Video Content in 2020
It is the end of a long year, what better way to end than to do my usual and have a quick round-up of how video content has been growing as a consumer favourite in 2020.
Whilst international physical boundaries have been closed due to the Covid crisis, digital traffic has increased hugely. From our perspective as a business who produces short-form educational video targeting post-millennials and millennials, we have seen pretty explosive growth this year as brands, publishers and non-profits all turn to short-form animated and live-action video to educate their audiences.
According to Cisco, who this time last year said that in any given second 1 million minutes of video are crossing the internet, at the end of 2020, they say that 75% of all internet traffic is video content, and this will rise to 82% by 2022.
Publicis and Verizon in a joint study have discovered that a lot of video content is consumed on the go or at work and as a result of this, 92% of those in their study watch video with the sound off. So captions are becoming a must!
More than 2 billion people use Youtube – that’s one-third of all internet users with around 5 billion videos watched on Youtube every day, and Youtubers are uploading 500 hours of video every minute. According to Social Media Today, 82% of Twitter users mainly use the platform to watch videos. These are mostly mobile users as well since roughly 90% of all video views on Twitter happen via mobile phones.
We already know that most view video content via mobiles courtesy of eMarketer’s study in 2018, so this has only grown since then. We are nearing the point where everyone who possibly can in terms of device ownership, will view short-form video content on a daily basis, wherever they are, anywhere in the world. What’s interesting to learn from Brand Gym is that when consumers are viewing adverts on a mobile device, 75% skip the advertising in an average of 5.5 seconds (ie: as soon as they can!), so if advertising-supported video content is your strategy, then it’s completely the wrong one and something needs to change.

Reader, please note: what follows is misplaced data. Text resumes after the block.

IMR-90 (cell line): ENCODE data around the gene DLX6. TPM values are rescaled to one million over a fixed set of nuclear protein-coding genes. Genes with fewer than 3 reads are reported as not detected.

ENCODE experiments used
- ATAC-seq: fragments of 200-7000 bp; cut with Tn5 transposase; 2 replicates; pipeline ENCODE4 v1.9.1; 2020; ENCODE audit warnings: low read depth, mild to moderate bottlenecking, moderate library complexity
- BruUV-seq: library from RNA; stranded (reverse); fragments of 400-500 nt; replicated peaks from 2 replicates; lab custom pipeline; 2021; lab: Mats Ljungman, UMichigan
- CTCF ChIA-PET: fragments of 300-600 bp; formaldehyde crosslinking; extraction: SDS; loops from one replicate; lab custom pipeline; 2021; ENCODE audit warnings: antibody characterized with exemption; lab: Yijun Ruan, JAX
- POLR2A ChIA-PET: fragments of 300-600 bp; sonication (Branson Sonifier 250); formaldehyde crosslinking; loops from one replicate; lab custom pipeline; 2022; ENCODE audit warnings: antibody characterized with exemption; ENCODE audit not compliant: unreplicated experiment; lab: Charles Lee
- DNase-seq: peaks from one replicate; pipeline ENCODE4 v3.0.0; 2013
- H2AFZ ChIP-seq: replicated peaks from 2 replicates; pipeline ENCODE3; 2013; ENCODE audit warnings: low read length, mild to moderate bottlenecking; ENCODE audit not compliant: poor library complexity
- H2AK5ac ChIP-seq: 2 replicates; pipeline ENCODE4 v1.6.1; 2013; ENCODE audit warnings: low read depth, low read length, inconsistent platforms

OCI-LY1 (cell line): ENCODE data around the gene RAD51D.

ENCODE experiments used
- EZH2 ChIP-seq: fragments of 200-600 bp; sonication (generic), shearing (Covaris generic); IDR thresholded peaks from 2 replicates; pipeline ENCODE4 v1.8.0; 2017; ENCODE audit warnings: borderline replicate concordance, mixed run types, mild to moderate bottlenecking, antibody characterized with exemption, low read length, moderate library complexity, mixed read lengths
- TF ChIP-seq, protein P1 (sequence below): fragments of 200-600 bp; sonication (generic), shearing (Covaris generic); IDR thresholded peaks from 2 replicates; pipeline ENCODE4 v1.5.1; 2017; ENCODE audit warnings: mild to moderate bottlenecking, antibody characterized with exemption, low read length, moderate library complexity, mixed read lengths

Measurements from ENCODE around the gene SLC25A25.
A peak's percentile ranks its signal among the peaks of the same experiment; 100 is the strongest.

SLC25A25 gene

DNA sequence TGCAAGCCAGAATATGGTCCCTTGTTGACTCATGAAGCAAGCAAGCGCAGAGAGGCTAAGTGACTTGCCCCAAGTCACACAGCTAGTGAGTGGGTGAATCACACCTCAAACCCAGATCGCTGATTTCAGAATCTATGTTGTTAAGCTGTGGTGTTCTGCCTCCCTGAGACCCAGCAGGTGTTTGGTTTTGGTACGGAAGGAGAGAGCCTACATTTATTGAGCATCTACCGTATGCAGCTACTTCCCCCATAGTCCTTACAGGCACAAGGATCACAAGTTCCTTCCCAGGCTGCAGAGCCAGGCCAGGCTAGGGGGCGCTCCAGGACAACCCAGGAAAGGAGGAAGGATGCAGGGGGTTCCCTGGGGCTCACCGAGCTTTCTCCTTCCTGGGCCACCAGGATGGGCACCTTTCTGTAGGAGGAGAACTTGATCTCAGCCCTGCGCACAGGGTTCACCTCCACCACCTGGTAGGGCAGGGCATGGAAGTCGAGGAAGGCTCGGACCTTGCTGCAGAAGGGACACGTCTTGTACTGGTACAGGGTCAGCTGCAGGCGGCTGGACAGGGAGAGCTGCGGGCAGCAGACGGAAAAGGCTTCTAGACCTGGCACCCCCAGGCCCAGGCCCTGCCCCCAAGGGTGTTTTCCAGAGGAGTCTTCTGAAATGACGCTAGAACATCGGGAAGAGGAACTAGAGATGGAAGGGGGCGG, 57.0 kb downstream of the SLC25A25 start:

On the educational front, video-assisted learning has become more and more popular. Classrooms are awash with high-tech digital displays and now that schools are connected to the internet worldwide, video has become an important part of everyday learning – this has of course extended into the home this year. The Covid pandemic has created the perfect environment for distance learning which has increased spectacularly with universities having to create high-quality distance learning modules with high production values for their video content. Animated videos enrich subjects and help pupils and students understand complex subjects simply and easily in a format with which they identify.
The US government have recognised this and are awarding grants to those who produce educational video content. PBS Education an off-shoot of the network PBS has secured a $24M federal grant this year. They’ve seen the opportunity that presents itself and are going to spend it on creating high educational value, curriculum-linked video assets and they’ve employed early-learning and children’s education experts and media producers to realise this project.
Those targeting post-millennials are getting it right. I have often mentioned Blippi and how he’s grown to become a multi-million dollar brand in his own right through simply producing quality educational videos and posting them on Youtube. Last year he’d made about $12M. This year, judging by the merchandise in our house he’ll be making a lot more.
In the past week, Ryan Kaja became the highest-earning Youtuber earning $29.5M from his Youtube child influencer shows and a further $200M from his branded toys and Marks and Spencer pyjamas. Nickelodeon have now signed him for a series so next year that will only increase.
Without a doubt this year has been a big turning point for video content. It was always on the cards that short-form educational video was going to become the learning medium for learning anything. But the fact that the entire population of the planet was forced online this year, whether they liked it or not, has made this happen now. Not next year or the year after. Today. Those who choose to ignore this will simply be left behind.